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updated: 1/18/2013 7:22 AM

Watchdog: St. Charles youth prison ready for Joliet inmates

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The Illinois Youth Center in St. Charles will not only be ready to accommodate juvenile offenders currently housed in Joliet, but it would be a better choice to provide mental health services than the state's magnet facility, a watchdog group said Thursday.

The John Howard Association of Illinois is a nonpartisan criminal justice system watchdog. It issued a report last month criticizing the state of mental health services provided at the Illinois Youth Center in Kewanee, which is the magnet site for youth offenders needing the most intensive mental health services. The report said youths at the facility receive only about 30 minutes of individual therapy a week. And fewer than 10 percent of the youths have access to group therapy. Both problems are the result of inadequate staffing, the report said.

"They essentially don't provide mental health treatment," John Maki, executive director of the John Howard Association, told the Daily Herald editorial board Thursday. "We see really no evidence that they are doing what they need to be doing to actually staff this facility and provide treatment."

Illinois Department of Juvenile Justice officials have said in response to the report that the state is attempting to fill mental health positions at Kewanee, but the location of the facility, about two hours west of Chicago, has proved to be an unattractive destination. Instead, the state is pursuing unspecified "other options" to provide mental health treatment.

Maki said St. Charles would be a better place to provide mental health services for youth offenders. It already provides more treatment at its location and is undergoing $5 million in infrastructure improvements in anticipation of receiving the Joliet youths. The Joliet youth center was one of the budget cut casualties imposed by Gov. Pat Quinn. The facility is set to close Feb. 22.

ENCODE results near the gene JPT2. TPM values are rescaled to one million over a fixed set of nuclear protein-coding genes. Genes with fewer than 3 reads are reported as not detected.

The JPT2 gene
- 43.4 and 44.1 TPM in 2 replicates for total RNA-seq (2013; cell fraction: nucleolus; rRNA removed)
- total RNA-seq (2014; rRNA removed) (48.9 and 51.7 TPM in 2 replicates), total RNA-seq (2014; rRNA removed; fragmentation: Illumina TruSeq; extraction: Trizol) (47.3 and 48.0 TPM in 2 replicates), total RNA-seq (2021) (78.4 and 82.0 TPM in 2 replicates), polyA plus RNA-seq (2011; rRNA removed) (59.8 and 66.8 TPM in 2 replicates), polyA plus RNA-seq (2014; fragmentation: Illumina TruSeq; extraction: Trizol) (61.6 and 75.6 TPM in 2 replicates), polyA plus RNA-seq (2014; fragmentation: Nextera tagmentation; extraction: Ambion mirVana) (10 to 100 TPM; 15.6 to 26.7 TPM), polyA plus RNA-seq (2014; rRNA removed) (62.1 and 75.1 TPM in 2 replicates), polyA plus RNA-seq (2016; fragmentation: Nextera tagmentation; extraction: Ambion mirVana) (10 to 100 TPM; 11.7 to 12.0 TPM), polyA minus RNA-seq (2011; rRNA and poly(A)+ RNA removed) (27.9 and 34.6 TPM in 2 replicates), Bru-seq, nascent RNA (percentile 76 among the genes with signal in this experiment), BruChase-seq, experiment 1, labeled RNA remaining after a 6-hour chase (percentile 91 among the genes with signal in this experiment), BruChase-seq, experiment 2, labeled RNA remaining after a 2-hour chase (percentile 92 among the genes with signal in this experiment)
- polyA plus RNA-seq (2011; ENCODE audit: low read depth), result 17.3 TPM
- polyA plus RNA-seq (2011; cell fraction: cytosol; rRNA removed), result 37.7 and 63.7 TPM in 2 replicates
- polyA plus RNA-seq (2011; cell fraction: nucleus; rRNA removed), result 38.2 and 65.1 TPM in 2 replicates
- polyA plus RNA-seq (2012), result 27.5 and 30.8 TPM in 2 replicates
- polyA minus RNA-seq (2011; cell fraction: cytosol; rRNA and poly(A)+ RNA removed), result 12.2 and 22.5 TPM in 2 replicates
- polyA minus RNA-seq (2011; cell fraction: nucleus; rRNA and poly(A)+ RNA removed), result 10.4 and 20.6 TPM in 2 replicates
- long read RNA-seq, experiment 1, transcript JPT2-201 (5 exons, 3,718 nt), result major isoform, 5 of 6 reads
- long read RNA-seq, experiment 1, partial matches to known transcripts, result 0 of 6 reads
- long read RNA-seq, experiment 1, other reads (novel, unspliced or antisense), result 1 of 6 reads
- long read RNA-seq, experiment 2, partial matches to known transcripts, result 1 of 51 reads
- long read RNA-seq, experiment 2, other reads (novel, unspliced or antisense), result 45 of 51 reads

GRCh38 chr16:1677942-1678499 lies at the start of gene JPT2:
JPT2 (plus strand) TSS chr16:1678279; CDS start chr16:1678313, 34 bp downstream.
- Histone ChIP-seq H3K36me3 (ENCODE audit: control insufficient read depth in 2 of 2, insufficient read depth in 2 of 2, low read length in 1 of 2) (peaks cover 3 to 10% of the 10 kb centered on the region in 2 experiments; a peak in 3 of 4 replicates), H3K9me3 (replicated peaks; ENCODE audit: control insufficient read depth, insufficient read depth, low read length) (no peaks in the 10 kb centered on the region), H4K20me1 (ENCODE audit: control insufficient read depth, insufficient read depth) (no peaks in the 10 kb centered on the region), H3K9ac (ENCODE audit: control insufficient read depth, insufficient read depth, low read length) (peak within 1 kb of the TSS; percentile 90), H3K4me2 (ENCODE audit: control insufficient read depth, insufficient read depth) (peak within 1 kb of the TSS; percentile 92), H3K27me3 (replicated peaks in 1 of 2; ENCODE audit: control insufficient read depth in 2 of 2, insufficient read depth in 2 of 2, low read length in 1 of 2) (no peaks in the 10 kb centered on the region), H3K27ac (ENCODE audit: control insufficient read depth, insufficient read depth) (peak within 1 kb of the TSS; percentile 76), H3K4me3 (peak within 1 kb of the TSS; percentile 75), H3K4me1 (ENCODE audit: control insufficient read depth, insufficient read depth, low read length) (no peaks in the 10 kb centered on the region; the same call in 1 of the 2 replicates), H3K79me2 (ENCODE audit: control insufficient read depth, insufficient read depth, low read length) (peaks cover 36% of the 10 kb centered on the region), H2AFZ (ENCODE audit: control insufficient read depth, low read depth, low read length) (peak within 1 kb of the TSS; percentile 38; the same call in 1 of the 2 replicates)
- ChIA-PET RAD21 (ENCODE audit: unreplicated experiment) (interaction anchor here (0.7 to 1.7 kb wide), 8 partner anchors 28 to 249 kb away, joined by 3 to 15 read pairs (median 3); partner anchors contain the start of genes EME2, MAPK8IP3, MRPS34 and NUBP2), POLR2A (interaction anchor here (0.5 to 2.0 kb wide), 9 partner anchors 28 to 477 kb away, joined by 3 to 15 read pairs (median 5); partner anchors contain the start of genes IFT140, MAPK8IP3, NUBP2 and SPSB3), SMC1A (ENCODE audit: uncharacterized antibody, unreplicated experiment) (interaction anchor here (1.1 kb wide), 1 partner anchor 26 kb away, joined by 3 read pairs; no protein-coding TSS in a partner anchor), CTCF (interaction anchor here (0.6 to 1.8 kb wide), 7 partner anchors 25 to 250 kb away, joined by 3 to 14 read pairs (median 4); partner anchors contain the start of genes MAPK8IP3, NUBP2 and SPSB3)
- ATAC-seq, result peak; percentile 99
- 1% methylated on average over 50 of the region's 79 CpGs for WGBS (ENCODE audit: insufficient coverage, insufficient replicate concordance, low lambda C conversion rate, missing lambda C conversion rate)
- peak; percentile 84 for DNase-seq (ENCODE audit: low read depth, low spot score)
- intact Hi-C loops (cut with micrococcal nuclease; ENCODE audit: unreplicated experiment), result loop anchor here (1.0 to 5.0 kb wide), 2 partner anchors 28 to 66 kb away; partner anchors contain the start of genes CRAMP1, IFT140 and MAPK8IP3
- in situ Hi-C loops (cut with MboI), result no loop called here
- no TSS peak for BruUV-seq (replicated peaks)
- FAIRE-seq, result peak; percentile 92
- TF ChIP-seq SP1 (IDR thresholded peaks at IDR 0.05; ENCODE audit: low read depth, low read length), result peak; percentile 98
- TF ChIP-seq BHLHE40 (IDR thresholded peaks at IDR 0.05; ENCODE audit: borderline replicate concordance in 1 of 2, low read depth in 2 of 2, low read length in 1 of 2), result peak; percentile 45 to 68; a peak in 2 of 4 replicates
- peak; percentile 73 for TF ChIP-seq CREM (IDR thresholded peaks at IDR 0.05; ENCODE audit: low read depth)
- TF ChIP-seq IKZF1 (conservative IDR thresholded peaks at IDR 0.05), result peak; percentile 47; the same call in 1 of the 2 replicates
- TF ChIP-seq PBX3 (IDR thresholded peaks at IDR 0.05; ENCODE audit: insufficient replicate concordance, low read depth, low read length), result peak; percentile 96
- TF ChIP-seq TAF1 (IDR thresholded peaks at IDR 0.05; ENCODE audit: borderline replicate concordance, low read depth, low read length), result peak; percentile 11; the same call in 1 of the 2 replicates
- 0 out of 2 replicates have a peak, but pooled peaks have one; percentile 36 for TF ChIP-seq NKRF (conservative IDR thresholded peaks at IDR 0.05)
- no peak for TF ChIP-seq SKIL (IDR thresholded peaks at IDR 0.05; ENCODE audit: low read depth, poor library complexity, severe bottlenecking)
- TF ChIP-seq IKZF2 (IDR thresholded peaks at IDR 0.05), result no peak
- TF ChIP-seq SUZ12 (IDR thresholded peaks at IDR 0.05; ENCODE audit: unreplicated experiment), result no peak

Union corrections officers at the St. Charles facility have been critical of the pending infusion of Joliet inmates. And even Maki's organization has bashed the St. Charles facility for having condemned buildings on the 126-acre campus as well as overall dirty conditions. The facility also had a problem with youth suicides a few years ago.

"They've gotten better," Maki said "And with more investment it could be a very beautiful facility. It's been neglected. I'd say the conditions are not what they should be, but they've significantly improved over the last couple years."

Maki said Joliet youths headed to St. Charles have an unfair reputation as being the most violent offenders in the juvenile system. Maki said the average daily population in the Joliet facility is "largely indistinguishable" from the youths already housed in St. Charles.

"The move is actually probably a good thing," Maki said. "It's going to become a more complicated facility. And in the age of limited resources, we're going to be able to consolidate those resources around St. Charles. We're going to watch and monitor the process."

Maki said the other youth center in the area, in Warrenville, houses only female offenders and has some of the best mental health care and rehabilitation programs in the juvenile justice system.

"The girls get more attention from the community, and they are generally seen as a more sympathetic case," Maki said.

A state juvenile justice spokeswoman could not be immediately reached for additional comment Thursday.

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